There is a reason that shotguns are smooth bore weapons. When a charge of shot travels through a rifled bore, it is spun, just as a bullet would be. Exiting the barrel, this spinning charge of shot, quickly bounces in every direction, spreading very quickly and very randomly. The Thompson Contender was the first arm to address this problem. Thompson produced special Hot Shot barrels. These had special, screw in, cloverleaf chokes, which could straighten out spinning charges of shot. For use with standard rounds, the choke was removed. Having set things in motion, Thompson then took the next step. It is pretty commonly known, among reloaders, that the base dimensions of the 45 L.C. and of the 410 shot shell are the same. Except for the fact that they operate at higher pressures, it would seem that the 45 L.C should be able to chamber and fire in a 410 shotgun, though it's shorter length might cause a problem with feeding. Still, if the old Colt cartridge could chamber in a 410, why could not the 410 chamber in a suitably lengthened 45 L.C. arm? It would seem that a 45 L.C. handgun, with it's chamber lengthened to 2.5 or 3 inches should be able to fire a 410 shot-shell.
     This would, of course, be the Thompson Contender with a .410 shotgun barrel. Though a gun so configured is illegal in the people's republic of california, it is perfectly legal in less foolishly run states. Though the gun would seem to fall under the short barreled shotgun designation of the NFA, there are a couple of reasons that it does not. Firstly, I would like to state that this configuration of these guns, though falling within the letter of the law, definitely violate the spirit of the law. These are pretty much the types of weapons that were meant to be restricted under these regulations, as can plainly be seen by the fates that befell the old Auto and Burglar, and the Handi Gun. I would also like to state that, frankly, I don't care, as the NFA clearly violates both the spirit and the letter of the Second Amendment to the Constitution. In a manner similar to that of the rapid fire trigger devices being sold at gun shows, the letter of the law is being observed, even as it's spirit is being violated. The Contender is legal because it is not derived from an original shotgun design, and thus can not be considered as a cut down version of any other type of weapon. It is also legal because the barrels that fire the .410 shotgun shells are also capable of firing .45 Long Colt cartridges. The barrel is rifled for these .45 cartridges, and so is not a smoothbore. The fact that these barrels are sold with shotgun chokes on the end does not change them according to the letter of the law. Because these are of less than .50 caliber, they can not be designated as a "Destructive Device" or "Other Weapon". The Contender manages to slip through the cracks quite nicely.  I have included a photograph of my Contender with a 16", ribbed shotgun barrel. Shotgun barrels are available for this gun in several different styles, and in lengths from 10" to 16".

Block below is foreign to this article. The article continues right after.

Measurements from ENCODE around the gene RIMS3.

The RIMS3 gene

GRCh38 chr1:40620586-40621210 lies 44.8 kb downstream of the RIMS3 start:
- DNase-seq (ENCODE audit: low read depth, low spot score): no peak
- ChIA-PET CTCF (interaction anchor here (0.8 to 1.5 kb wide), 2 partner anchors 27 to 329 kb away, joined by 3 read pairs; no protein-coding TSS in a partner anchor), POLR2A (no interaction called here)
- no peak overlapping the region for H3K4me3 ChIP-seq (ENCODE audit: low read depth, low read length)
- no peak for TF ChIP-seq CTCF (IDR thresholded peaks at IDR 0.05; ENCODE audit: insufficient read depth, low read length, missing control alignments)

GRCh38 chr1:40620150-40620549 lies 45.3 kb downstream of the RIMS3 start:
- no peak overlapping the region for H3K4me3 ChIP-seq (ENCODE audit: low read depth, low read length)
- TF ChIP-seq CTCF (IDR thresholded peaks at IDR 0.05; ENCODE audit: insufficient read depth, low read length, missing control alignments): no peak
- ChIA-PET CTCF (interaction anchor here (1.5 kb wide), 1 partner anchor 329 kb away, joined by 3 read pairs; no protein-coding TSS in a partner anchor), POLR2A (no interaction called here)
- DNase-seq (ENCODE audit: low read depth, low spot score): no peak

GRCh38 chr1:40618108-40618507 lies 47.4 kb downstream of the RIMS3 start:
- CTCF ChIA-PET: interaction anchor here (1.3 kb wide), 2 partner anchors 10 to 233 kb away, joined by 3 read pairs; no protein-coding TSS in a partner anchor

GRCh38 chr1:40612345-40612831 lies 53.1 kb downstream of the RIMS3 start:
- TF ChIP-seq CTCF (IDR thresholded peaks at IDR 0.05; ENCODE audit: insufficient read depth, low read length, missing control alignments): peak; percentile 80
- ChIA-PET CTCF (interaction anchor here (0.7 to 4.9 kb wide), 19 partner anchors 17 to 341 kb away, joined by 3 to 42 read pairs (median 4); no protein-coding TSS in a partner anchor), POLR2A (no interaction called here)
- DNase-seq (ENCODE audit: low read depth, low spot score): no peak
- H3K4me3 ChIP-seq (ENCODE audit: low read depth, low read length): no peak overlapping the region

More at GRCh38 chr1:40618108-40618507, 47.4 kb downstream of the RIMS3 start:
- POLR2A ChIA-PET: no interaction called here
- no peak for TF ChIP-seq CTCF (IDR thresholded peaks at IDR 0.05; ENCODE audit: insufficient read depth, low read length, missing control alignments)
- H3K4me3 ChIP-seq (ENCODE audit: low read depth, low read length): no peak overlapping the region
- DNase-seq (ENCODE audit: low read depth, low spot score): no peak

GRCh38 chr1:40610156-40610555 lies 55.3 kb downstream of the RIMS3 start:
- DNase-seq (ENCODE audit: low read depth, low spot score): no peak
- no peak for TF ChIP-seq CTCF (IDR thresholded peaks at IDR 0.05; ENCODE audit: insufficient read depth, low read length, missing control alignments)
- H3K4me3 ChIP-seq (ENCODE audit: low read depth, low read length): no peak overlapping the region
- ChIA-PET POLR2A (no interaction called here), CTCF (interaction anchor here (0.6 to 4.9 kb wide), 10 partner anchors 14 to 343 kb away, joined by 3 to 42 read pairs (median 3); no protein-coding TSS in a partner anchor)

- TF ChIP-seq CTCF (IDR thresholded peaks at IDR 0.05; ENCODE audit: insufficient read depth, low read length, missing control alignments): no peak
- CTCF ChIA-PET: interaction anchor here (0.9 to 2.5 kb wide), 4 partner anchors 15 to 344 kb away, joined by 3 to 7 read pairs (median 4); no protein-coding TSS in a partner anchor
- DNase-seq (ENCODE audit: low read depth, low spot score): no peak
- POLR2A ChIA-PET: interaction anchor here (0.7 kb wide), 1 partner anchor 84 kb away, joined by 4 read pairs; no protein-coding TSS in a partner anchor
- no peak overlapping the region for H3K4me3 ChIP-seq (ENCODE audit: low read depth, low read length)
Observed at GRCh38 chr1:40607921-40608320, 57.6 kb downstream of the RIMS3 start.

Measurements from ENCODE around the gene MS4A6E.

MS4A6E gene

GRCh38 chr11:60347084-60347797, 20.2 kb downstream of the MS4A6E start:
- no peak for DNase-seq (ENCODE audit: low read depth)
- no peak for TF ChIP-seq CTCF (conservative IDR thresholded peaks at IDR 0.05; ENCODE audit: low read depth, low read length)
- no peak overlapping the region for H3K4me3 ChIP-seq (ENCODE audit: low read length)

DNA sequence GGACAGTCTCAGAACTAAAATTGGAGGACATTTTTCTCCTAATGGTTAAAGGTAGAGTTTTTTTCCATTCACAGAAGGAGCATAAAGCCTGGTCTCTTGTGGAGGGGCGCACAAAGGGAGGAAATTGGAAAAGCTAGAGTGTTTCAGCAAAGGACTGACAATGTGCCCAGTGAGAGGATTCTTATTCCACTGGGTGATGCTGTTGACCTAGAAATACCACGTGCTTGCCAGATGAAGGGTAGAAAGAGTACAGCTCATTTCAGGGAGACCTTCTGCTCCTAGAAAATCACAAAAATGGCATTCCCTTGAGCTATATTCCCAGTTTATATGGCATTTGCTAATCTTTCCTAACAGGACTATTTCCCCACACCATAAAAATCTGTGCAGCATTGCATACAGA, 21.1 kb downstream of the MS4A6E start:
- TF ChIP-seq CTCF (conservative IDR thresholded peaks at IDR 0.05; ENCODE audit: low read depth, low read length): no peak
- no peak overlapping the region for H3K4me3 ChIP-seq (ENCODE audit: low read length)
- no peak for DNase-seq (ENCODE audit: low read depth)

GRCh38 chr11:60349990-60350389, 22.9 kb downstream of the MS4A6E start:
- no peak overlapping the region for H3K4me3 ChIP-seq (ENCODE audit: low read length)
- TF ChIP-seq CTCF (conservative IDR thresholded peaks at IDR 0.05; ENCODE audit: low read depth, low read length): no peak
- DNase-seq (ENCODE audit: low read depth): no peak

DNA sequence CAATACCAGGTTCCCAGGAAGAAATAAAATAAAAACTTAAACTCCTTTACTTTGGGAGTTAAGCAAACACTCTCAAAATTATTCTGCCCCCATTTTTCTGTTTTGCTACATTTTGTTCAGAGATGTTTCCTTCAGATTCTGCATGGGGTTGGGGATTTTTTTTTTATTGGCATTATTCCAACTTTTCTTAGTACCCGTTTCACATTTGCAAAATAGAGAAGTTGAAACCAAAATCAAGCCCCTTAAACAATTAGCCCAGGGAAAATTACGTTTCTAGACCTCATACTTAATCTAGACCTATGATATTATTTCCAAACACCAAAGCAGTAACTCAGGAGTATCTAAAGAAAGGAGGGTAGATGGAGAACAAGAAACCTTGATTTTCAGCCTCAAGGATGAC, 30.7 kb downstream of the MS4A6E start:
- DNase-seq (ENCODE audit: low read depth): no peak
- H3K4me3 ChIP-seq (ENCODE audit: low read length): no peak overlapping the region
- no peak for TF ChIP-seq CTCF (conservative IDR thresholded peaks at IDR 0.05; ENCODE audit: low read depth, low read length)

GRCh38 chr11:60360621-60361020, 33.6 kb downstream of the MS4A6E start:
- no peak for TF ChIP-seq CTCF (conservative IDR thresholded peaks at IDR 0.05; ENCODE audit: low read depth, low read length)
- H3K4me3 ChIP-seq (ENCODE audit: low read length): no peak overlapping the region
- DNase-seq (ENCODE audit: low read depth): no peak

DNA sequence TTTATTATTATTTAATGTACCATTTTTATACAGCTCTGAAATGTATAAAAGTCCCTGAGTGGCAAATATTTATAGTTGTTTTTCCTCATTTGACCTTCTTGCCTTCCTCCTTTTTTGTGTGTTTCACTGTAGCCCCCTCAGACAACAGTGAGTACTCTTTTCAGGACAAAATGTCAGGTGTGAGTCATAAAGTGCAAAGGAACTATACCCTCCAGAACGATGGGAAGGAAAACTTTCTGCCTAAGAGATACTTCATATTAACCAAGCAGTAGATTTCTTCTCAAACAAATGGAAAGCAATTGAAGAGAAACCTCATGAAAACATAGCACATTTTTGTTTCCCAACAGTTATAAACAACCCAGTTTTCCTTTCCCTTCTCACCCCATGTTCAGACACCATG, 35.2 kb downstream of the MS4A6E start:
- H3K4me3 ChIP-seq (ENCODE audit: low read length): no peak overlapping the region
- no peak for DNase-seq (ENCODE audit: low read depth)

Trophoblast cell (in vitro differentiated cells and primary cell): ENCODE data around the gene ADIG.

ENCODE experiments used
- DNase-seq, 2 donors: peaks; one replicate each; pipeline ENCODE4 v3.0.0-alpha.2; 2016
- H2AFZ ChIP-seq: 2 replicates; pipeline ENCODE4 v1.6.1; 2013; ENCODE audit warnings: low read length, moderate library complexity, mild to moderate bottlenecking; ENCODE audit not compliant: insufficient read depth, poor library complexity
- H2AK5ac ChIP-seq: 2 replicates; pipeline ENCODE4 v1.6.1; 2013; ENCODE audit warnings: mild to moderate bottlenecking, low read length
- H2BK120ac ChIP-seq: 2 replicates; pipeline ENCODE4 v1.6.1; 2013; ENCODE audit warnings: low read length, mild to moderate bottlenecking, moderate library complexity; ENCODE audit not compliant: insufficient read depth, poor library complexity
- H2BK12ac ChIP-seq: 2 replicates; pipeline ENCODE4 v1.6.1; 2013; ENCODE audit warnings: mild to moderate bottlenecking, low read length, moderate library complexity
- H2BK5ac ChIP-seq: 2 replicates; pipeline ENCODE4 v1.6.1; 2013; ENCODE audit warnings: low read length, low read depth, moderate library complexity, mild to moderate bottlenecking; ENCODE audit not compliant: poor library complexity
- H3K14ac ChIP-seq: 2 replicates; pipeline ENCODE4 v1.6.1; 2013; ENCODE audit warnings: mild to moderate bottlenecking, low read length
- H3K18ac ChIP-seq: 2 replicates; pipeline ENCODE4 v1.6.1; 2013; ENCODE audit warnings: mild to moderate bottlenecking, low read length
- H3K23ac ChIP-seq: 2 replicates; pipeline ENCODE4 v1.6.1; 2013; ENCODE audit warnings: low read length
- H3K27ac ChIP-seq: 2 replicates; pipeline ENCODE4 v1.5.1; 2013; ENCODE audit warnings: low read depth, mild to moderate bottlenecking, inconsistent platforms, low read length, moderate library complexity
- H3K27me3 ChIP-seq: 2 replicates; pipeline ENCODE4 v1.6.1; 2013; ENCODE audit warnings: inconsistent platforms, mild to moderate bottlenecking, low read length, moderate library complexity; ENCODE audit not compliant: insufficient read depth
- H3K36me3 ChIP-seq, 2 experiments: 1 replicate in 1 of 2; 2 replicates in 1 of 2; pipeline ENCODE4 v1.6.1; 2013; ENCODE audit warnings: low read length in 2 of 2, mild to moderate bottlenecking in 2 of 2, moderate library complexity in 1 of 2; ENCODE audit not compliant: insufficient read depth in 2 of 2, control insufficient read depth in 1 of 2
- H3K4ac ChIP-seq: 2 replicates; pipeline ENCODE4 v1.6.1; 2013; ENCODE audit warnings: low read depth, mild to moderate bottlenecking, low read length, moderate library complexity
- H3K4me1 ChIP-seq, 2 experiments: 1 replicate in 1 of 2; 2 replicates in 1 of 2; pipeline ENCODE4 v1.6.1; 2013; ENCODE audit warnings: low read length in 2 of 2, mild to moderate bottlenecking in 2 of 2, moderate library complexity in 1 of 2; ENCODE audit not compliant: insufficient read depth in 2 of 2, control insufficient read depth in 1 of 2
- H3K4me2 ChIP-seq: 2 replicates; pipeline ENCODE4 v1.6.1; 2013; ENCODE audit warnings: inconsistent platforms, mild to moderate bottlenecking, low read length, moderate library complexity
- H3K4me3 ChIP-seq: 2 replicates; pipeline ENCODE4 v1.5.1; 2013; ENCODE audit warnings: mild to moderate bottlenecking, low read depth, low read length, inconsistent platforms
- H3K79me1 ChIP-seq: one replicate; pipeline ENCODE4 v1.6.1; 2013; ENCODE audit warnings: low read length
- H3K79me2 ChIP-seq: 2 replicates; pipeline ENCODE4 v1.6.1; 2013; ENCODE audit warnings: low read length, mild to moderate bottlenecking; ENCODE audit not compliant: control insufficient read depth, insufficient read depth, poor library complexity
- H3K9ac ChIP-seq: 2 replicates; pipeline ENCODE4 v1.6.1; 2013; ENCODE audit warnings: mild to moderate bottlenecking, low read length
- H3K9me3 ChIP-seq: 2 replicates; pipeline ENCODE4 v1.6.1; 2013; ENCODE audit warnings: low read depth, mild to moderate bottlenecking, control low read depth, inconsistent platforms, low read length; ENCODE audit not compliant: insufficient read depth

Thompson also sells magnum  pistol barrels with removable external chokes. These can be handy for reloaders, or for those who buy "hot shot" loads. The hot shot is basically a plastic capsule full of bird shot, loaded into a pistol cartridge. They are made in calibers as small as the .22 L.R. These are most commonly though of as snake loads, though some hunting of extremely small game may be done with them. This lower photograph shows the Contender with a .357 barrel, and an external choke in place. The choke is fluted, and has a cloverleaf pattern of vanes and guides inside to tighten up the shot pattern.  The BATF does not consider these to be shotguns because of their rifled barrels. Hot shot shells are available in magnum pistol cartridges, and also in .22 rounds. They are not commonly available for auto pistols because feeding and pressure problems make them unreliable in these types of actions. Though these rounds are not yet regulated or banned, I would not be surprised if legislation were proposed similar to that banning the erroneously labeled "cop killer bullets".
    Taking development further, and pushing out the envelope of the law just a bit more, are the 410 revolvers now on the market. This started with the Thunder Five, and then the Magnum Research BFR. The Thunder Five is a big, odd, clumsy looking revolver, which looks like a combination of a flare gun, a Detective Special, and a cartoon gun. It would look right at home, next to Elmer Fudd's big ol' shotgun. Actually, it may be a great gun, and is the only double action revolver, of which I am, aware, that will fire 3" magnum shells. Still, the company needs to do something about the asthetics of the gun. The BFR, is a classic western style handgun, chambered in a number of different cartridges, including 45-70, and is a stretched, stainless steel single action, along the lines of the Freedom Arms guns. Both of these guns hold five rounds. Both are a bit rare, and both are of a somewhat one off design. Still, demand is such, that both guns are still in full production.